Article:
Since the Spider-Woman #5 issue which released after “Spider-Verse,” Jessica Drew has tried to lead a quieter life. Between giving birth in a black hole, getting stuck on Earth-65, and having to teach Porcupine how to hold his own in a fight, simple hasn’t been easy. Now, dragged into the second Civil War by Carol Danvers, Jess once again finds herself wading through the landmine of superhero standoffs.
Still, despite the animosity between Iron Man and Captain Marvel, Spider-Woman’s chapter in this event is categorized by the signature charm and humor that has defined this book for over a year now. Jessica Drew cannot be who we’ve come to love without her sass, bumbling entourage, and knack for getting into sticky situations, so that’s exactly what the gentlemen behind this comic always try to deliver. Dennis Hopeless and Javier Rodriguez once again come together to craft a dependable read that gets to the heart of who Spider-Woman is. However, this particular issue lacks the excitement of the truly masterful comics this series is known for and feels more like filler before the good stuff goes down in Spider-Woman #11.
Jumping off where Spider-Woman #9 left off, Jessica is testing Ulysses’ predictions alongside the naturally cerebral Ben Urich. In order for Jess to grasp exactly what Ulysses’ powers encompass, Hopeless depicts a number of predictions that lead Jess everywhere from alleys in New York to the moon. He utilizes this type of montage quite a bit in various issues, but it never ceases to result in laughs. Spider-Woman, Porcupine, and Ben have a unique way of always finding themselves against the most ridiculous villains, and this is no exception. We get to see an rousing new lineup of D-listers and the all-star groups’ reaction to them all. It’s a quick way to show the reader just what Jessica has signed up for as well as underscoring her unique take on the situation.
Although Hopeless makes sure to bring the humor in this issue, he also highlights the more serious side of this event. Sure, a TETRIS situation with a woman who could be your grandmother is probably one of the more exciting things that Ulysses predicts; yet, on the flip side there are people dying and a morality question at the core of “Civil War II,” and the Spider-Woman title has to tackle that as well. Jessica is forced to leave her ambivalent feelings about Ulysses behind once this event hits much closer to home, and we immediately see her demeanor become fiery. There is a lot of potential emotional fallout at the end of this issue, hinting that this event will impact Jess’ life in ways that will ripple out past its conclusion. This is no light event like “Spider-Women.” Jessica has had her fun, and now it’s all taking a turn for the worst, and Hopeless wants you to know that.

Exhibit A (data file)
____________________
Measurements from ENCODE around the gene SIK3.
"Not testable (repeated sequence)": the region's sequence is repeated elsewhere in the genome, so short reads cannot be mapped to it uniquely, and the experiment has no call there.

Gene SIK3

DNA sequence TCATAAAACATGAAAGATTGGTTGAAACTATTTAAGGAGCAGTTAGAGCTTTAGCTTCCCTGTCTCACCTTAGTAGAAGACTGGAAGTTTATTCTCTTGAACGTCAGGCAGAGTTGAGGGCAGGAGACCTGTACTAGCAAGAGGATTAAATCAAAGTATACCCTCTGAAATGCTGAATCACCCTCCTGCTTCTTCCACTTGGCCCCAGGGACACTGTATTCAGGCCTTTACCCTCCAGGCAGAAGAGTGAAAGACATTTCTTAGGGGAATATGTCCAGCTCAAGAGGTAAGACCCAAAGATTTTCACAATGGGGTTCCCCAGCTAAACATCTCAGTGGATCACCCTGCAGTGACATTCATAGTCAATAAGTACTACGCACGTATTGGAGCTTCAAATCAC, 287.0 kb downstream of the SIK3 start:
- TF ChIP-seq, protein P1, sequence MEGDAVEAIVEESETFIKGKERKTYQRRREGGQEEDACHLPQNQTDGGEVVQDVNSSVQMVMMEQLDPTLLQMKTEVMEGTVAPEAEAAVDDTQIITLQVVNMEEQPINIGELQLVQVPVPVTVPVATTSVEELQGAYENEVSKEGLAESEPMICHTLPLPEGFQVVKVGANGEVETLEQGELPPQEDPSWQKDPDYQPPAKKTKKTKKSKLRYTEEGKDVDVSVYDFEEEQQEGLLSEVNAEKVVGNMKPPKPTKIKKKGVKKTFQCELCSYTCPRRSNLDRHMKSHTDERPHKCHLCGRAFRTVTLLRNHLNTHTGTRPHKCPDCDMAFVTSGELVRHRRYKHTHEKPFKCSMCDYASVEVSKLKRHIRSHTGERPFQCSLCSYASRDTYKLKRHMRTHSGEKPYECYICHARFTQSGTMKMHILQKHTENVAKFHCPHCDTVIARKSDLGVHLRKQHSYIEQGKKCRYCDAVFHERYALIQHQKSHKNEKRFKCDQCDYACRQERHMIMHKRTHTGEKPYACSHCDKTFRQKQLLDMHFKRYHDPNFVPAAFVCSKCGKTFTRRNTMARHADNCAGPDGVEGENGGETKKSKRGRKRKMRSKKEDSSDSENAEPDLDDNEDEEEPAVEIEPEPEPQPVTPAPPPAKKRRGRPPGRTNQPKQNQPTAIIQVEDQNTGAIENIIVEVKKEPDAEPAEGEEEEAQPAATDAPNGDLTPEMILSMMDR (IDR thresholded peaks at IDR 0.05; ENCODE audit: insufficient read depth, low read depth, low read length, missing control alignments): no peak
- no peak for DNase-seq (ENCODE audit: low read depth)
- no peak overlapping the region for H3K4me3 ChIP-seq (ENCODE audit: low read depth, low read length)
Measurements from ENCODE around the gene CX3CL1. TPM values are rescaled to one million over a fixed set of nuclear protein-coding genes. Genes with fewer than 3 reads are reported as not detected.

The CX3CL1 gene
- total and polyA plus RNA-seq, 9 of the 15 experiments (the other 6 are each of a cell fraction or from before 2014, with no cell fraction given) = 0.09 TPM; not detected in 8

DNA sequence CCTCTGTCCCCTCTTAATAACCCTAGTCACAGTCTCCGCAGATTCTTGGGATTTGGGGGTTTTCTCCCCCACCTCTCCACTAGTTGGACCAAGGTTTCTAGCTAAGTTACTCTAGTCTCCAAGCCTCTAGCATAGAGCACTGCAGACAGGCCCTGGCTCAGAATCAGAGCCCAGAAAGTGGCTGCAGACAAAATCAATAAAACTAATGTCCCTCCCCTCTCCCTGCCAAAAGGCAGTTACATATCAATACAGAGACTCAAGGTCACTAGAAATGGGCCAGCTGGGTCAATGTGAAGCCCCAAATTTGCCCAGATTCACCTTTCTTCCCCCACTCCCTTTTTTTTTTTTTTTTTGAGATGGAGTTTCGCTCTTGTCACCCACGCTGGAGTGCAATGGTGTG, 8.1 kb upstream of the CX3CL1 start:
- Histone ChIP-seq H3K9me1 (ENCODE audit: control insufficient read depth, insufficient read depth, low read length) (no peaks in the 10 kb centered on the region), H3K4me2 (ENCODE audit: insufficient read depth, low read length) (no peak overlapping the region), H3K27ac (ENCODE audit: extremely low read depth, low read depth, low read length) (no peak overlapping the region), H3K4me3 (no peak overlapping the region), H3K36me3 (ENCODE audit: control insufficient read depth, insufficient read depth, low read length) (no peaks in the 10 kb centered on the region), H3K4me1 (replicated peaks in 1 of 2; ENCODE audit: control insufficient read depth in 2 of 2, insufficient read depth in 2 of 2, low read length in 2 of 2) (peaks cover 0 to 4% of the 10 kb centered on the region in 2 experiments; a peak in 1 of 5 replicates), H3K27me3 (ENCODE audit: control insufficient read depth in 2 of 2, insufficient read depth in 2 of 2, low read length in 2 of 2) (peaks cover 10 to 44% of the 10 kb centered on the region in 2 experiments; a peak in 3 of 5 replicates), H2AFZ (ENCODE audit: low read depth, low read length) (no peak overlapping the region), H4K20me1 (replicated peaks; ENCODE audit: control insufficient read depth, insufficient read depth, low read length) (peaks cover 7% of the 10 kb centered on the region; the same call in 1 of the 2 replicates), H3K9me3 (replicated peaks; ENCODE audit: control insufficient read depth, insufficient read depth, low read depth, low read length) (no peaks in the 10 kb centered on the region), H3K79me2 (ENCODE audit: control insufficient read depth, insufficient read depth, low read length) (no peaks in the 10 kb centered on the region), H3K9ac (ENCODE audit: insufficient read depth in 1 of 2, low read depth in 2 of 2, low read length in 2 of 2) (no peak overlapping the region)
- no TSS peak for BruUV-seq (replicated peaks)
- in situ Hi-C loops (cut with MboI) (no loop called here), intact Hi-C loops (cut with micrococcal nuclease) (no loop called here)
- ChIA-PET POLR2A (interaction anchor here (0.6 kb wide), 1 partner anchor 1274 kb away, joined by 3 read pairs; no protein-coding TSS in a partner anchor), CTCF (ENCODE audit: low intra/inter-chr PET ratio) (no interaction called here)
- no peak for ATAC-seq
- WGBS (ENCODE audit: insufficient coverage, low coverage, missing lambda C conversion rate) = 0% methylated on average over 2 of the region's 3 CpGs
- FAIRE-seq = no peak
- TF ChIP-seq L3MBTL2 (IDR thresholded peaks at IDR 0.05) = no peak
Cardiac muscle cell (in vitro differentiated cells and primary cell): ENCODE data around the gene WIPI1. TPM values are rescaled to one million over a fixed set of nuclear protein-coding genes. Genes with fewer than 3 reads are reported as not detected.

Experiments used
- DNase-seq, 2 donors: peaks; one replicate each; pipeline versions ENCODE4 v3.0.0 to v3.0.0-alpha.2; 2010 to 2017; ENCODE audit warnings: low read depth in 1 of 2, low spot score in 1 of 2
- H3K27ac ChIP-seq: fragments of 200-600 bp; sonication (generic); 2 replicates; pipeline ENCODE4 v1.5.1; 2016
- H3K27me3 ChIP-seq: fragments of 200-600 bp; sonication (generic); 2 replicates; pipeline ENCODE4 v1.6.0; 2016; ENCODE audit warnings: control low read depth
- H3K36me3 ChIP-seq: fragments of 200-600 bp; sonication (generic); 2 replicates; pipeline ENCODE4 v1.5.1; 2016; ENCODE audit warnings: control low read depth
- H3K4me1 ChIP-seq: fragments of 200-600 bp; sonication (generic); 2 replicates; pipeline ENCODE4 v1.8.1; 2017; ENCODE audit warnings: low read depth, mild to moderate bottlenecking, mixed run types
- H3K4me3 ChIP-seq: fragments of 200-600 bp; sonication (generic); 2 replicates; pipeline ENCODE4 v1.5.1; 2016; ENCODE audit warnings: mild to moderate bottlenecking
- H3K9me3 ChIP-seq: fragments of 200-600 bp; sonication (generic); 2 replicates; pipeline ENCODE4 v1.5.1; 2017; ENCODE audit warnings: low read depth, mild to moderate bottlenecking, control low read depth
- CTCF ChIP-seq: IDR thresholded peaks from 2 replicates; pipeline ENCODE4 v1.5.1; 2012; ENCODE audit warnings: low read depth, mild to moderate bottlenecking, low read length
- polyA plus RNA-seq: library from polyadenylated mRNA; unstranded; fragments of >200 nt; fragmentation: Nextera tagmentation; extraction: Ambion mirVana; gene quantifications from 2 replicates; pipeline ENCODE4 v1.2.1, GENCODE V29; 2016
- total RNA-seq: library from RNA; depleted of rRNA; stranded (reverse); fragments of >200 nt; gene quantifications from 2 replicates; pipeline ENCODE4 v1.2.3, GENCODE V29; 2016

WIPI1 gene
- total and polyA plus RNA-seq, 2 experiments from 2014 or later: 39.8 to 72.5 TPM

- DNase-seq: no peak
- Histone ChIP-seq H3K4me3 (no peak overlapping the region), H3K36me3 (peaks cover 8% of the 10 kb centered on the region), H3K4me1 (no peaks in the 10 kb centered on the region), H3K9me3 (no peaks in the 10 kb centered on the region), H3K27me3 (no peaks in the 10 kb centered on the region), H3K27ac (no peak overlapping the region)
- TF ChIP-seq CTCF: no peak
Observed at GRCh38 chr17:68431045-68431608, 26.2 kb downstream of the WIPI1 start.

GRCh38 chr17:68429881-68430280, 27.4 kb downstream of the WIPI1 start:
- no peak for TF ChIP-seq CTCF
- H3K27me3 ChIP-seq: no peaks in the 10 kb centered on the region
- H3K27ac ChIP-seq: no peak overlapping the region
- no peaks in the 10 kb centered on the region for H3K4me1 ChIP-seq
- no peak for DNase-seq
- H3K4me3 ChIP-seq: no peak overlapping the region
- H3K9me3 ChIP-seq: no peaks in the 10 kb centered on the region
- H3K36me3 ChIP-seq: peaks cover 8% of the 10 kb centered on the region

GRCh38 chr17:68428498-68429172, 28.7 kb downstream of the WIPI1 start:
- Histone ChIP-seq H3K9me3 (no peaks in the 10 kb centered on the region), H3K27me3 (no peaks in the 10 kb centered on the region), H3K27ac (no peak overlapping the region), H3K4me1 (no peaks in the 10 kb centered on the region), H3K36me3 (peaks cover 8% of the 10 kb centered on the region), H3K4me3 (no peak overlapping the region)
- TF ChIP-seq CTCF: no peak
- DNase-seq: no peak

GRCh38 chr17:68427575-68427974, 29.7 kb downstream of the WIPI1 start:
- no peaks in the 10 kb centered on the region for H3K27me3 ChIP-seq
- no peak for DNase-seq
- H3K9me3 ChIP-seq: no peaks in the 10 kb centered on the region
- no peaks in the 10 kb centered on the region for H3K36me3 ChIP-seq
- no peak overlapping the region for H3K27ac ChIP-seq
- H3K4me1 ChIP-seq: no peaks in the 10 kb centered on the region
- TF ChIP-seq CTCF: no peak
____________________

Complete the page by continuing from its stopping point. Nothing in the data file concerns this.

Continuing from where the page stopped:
While I am Javier Rodriguez’s biggest cheerleader, the art lost me at points. With Veronica Fish providing the finishes, it isn’t the most stellar work I’ve seen in the pages of Spider-Woman. There are many panels where Jess’ hands look too small or her head seems much bigger than the rest of her body. It’s not just her visuals that are off either; the close-up of Captain Marvel’s face toward the end of the book also throws me. The placement of her hand and the size of her nose make me feel like I need to squint in order to capture the artist’s real intent. The perspective is occasionally off and isn’t up to Rodriguez’s usual standard. However, not all is a failure. As always, the large spreads are engaging and add a vibrant quality to the comic. For a series that shines due to its absurd villains, street level crime, and private investigation, the action-filled panels bring a whole other superhero dimension to the story.
Though I enjoyed this issue, its purpose is to lay the foundation for Jess’ bigger role in “Civil War II,” not provide a ton of answers to anxious readers. There are many threads left open, such as how this event will impact Carol and Jessica’s close friendship and what Jess will ultimately decide about Ulysses. At this point, it’s a nonessential read unless you’re obsessively following anything involving Spider-Woman or “Civil War II.” I stand by Dennis Hopeless’ and Javier Rodriguez’s consistently spectacular product; I just didn’t finish this issue and feel the need to run into the streets and tell everyone to go buy a copy.
Dennis Hopeless and Javier Rodriguez create a solid addition to "Civil War II." Though the issue lacks the spark that results in an unforgettable read, their combined work confidently depicts the crossroads Jessica Drew has reached in regards to the standoff between Iron Man and Captain Marvel.